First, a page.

PRESS RELEASE: ICC Conference Takes Steps to End Agression - 6/14/2010
For immediate release: June 14, 2010
ICC CONFERENCE TAKES STEPS TO END AGGRESSION
WASHINGTON, DC- Representatives from nations around the world joined together in the early hours Saturday morning to applaud their historic decision to put The Hague’s international criminal court (ICC) on the path to become the first permanent court to try individuals for the crime of aggression.
“This agreement by state parties is an historic step in the right direction,” stated Don Kraus, CEO of Citizens for Global Solutions. “For the first time we have a clear definition of aggression and a process to move forward to ensure that this crime can be prosecuted in the future.” This decision came after two weeks of intense meetings in Kampala capping eight years of negotiations by parties to the ICC. The United States was voluntarily absent from the earlier negotiations. Despite having decided not to become a member of the ICC at this time, the United States participated fully in the negotiations in Kampala.
The American delegation there was led by Ambassador-at-Large for War Crimes Issues Stephen J. Rapp and State Department Legal Adviser Harold H. Koh.
The agreement in Kampala establishes an historic precedent. In the future, those who initiate aggressive wars may find that they find themselves going right from the throne to the slammer. The negotiations among the 84 nations present in Kampala required compromises, such as requiring seven years to pass and an affirmative agreement by two-thirds of states. Before the meetings scheduled for 2017, the international community and civil society must use this time to reach broad agreement on prosecuting aggression and maintaining the independence of the ICC in prosecuting individuals for all of the crimes under the Rome Statute.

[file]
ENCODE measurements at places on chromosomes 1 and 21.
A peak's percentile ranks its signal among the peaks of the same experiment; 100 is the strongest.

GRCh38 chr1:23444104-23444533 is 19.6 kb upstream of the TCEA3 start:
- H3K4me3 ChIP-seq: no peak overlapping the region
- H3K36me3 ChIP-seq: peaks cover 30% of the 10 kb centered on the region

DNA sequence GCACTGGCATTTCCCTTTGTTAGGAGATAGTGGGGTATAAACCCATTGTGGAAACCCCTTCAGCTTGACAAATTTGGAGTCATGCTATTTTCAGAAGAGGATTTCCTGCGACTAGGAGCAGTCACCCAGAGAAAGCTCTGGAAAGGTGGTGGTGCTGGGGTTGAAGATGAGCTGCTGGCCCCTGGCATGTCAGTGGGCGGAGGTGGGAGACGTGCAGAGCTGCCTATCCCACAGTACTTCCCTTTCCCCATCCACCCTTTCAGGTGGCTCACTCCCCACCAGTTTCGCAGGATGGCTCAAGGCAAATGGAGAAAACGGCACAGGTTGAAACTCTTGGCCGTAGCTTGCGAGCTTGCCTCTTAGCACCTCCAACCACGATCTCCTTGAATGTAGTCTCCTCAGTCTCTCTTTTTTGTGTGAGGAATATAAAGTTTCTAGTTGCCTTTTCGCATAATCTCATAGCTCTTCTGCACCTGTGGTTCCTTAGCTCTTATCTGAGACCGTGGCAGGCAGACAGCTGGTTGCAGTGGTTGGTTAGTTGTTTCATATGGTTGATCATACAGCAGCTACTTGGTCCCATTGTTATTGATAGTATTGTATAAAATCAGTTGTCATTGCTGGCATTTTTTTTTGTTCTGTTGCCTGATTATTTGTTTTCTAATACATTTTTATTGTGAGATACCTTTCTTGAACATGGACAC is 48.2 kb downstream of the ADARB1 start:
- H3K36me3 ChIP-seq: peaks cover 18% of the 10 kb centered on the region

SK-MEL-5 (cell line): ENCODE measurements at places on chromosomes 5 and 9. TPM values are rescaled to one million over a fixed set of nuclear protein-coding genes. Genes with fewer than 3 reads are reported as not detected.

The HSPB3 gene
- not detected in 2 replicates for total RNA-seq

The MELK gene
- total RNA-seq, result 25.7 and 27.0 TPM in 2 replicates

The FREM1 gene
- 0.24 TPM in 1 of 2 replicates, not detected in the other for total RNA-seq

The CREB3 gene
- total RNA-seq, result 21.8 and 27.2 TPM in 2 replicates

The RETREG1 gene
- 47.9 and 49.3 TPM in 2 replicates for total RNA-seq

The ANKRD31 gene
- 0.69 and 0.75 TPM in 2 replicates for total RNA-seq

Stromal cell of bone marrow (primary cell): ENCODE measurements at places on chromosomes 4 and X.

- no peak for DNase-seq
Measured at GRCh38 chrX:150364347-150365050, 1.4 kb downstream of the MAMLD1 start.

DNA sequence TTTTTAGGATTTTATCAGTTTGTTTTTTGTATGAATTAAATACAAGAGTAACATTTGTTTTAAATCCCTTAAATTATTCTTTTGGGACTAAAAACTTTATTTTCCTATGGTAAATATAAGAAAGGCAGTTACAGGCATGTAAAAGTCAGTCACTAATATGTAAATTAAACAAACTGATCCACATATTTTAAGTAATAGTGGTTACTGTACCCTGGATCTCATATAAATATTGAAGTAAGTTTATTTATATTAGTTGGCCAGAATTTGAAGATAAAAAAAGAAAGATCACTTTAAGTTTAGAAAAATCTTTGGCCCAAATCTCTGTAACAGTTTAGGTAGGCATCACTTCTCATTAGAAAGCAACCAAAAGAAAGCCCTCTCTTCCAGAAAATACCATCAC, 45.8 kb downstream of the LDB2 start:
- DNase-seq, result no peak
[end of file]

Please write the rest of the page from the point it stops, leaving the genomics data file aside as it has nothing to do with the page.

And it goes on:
The crime of aggression, the act of one state waging unlawful war against another, has been a central concern for the United States for decades. In 1974 the U.S. joined in the U.N. General Assembly decision to ban the planning for or executing an unlawful war. The United Nations Security Council, which will remain the primary authority over determining when states have undertaken unlawful war, will likely one day work in tandem with the ICC, to determine who is legally responsible for making that fateful decision.
The agreement in Kampala shows the need for another review conference in 2017, when the entry into force of the crime of aggression will be addressed. In the Kampala agreements, the U.S. succeeded in including provisions to exempt future coalition-based military operations and good-faith humanitarian interventions.
Citizens for Global Solutions is concerned that this new agreement may over-broaden the powers of nations who have not joined the ICC by making a blanket exemption for their national leaders to commit aggressive acts, including on the territory of a nation party to the ICC. The compromise also provides that nations party to the ICC may file a declaration to opt out of the prohibitions on aggression. However, the results of the Kampala conference strengthen the ICC’s capacity to hold the world’s worst criminals accountable for their actions and gives the world a new means to stave off the trauma of unjust wars.
Citizens for Global Solutions is a national membership organization which envisions a future in which nations work together to abolish war, protect our rights and freedoms, and solve the problems facing humanity that no nation can solve alone. This vision requires effective democratic global institutions that will apply the rule of law while respecting the diversity and autonomy of national and local communities.
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